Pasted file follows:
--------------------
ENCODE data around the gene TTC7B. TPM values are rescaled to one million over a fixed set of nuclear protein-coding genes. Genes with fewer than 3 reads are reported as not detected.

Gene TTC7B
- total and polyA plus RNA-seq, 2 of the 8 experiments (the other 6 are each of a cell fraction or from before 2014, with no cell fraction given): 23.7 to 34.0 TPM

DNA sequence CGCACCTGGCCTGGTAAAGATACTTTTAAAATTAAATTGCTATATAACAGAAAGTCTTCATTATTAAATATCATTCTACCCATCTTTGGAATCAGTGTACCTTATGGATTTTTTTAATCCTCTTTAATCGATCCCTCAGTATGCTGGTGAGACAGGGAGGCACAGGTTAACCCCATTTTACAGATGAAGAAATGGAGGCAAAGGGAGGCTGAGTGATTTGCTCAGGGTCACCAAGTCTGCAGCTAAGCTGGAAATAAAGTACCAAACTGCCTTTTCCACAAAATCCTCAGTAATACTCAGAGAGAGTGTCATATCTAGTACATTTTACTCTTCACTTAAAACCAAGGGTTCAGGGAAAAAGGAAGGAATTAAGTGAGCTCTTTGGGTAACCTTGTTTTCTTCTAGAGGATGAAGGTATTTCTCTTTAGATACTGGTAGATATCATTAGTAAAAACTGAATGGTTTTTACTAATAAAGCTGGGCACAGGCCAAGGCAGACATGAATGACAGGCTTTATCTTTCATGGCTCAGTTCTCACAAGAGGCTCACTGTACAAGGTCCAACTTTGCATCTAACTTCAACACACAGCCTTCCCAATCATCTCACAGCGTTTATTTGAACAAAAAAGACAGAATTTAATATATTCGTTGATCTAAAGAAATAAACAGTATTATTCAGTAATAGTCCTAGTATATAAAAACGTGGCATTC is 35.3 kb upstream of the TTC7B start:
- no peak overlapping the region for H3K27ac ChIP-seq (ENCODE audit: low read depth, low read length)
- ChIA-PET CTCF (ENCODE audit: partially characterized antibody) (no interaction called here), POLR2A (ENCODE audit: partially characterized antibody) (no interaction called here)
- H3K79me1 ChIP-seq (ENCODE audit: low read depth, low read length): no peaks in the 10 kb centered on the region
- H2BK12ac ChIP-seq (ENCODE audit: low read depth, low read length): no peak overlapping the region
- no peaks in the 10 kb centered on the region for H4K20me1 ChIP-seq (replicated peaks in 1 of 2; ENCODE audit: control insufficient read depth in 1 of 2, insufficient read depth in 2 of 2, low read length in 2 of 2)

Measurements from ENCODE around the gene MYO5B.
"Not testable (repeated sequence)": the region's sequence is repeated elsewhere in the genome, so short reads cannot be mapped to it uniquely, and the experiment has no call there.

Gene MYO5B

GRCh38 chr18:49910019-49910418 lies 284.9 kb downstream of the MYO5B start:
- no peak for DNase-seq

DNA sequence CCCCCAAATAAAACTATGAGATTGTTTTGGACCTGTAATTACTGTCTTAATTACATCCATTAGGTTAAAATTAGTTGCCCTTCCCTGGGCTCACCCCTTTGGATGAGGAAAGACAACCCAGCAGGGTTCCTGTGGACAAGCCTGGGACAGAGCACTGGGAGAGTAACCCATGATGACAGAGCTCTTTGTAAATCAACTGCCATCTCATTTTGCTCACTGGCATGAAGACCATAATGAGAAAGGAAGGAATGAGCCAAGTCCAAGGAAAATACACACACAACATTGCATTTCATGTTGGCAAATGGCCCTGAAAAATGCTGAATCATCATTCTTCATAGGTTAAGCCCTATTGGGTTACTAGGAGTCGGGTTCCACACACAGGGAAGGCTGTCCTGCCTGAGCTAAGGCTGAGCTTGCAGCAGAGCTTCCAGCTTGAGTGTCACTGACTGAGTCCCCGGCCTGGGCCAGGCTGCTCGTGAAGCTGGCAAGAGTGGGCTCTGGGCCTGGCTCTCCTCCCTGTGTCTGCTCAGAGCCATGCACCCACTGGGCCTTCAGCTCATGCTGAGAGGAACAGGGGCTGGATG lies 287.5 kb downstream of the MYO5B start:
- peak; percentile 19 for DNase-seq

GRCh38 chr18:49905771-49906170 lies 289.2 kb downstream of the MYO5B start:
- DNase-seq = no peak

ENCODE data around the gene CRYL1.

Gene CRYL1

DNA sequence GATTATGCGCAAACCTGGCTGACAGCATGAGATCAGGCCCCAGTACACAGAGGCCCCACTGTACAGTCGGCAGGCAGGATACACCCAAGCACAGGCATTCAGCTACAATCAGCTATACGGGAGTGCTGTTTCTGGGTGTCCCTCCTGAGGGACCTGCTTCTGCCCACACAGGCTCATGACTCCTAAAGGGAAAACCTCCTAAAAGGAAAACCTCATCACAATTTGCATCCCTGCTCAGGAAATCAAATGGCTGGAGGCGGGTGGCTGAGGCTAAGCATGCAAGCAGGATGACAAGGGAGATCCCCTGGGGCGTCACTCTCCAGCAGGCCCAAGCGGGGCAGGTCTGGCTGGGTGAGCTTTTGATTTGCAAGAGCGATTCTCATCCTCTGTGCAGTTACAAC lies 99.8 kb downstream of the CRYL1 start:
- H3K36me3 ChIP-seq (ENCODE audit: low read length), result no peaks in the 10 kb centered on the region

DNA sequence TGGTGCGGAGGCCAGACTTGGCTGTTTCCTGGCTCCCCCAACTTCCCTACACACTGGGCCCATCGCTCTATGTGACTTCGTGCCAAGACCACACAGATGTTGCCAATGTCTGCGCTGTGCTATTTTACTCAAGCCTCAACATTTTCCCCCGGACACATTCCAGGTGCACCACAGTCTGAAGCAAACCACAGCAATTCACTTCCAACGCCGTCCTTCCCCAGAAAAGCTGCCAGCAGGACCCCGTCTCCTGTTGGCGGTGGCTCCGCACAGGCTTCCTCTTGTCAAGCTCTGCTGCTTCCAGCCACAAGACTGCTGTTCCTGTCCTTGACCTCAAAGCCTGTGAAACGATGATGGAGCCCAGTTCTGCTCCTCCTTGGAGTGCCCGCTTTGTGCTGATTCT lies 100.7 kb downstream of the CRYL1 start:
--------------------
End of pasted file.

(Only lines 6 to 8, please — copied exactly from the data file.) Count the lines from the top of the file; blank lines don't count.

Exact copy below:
- ChIA-PET CTCF (ENCODE audit: partially characterized antibody) (no interaction called here), POLR2A (ENCODE audit: partially characterized antibody) (no interaction called here)
- H3K79me1 ChIP-seq (ENCODE audit: low read depth, low read length): no peaks in the 10 kb centered on the region
- H2BK12ac ChIP-seq (ENCODE audit: low read depth, low read length): no peak overlapping the region